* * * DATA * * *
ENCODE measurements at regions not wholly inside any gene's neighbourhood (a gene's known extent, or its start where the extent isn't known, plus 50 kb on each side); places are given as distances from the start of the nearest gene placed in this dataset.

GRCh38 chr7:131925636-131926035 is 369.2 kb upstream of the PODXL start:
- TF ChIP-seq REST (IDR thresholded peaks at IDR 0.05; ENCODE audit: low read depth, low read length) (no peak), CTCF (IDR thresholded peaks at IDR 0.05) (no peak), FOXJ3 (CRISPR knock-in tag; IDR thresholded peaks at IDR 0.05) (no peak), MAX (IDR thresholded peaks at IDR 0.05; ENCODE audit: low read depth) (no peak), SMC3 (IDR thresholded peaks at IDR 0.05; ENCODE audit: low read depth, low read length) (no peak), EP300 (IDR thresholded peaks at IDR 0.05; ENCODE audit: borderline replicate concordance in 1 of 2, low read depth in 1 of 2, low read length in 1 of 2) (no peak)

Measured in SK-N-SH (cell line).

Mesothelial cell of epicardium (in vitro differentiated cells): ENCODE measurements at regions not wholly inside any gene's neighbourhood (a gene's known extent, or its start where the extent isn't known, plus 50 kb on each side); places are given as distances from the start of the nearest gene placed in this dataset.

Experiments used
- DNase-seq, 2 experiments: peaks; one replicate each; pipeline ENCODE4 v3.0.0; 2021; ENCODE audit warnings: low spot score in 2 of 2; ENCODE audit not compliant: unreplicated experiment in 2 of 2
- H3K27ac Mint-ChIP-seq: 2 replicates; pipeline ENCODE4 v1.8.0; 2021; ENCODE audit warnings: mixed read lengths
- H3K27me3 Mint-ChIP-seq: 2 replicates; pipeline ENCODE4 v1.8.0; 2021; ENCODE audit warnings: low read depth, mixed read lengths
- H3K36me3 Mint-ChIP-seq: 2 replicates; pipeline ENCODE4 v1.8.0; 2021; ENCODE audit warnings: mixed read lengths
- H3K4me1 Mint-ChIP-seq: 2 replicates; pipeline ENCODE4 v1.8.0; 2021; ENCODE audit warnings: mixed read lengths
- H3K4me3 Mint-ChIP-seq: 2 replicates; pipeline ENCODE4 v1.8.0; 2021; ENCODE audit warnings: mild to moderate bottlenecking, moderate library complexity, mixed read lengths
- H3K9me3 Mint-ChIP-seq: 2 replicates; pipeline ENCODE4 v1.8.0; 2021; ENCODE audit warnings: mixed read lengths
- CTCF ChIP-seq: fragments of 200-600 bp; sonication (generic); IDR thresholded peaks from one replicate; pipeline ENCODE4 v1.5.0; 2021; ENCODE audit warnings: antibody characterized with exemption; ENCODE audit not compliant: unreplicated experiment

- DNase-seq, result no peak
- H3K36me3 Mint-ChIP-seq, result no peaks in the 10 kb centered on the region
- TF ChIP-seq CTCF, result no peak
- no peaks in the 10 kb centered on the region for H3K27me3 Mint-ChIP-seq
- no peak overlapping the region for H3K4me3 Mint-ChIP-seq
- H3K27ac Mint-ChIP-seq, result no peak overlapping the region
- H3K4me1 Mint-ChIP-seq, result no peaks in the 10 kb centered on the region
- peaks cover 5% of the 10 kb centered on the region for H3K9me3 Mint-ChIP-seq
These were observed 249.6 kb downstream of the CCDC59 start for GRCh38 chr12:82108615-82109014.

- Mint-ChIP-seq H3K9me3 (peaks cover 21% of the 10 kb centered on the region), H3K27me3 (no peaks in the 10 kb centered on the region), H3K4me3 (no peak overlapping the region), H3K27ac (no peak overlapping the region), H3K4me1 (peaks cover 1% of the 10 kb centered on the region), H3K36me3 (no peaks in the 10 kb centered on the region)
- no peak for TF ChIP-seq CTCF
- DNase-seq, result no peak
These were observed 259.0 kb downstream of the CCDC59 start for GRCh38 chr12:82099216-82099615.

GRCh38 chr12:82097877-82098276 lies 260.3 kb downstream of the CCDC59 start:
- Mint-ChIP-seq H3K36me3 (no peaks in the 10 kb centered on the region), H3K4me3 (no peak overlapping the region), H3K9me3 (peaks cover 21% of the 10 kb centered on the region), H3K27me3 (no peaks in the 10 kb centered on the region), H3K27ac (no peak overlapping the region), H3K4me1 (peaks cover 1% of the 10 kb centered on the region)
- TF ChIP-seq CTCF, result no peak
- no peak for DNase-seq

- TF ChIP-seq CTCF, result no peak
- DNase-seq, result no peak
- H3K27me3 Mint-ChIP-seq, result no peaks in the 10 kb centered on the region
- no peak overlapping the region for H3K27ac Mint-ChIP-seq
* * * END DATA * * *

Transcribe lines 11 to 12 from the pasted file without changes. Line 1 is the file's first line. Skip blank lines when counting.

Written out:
- H3K4me1 Mint-ChIP-seq: 2 replicates; pipeline ENCODE4 v1.8.0; 2021; ENCODE audit warnings: mixed read lengths
- H3K4me3 Mint-ChIP-seq: 2 replicates; pipeline ENCODE4 v1.8.0; 2021; ENCODE audit warnings: mild to moderate bottlenecking, moderate library complexity, mixed read lengths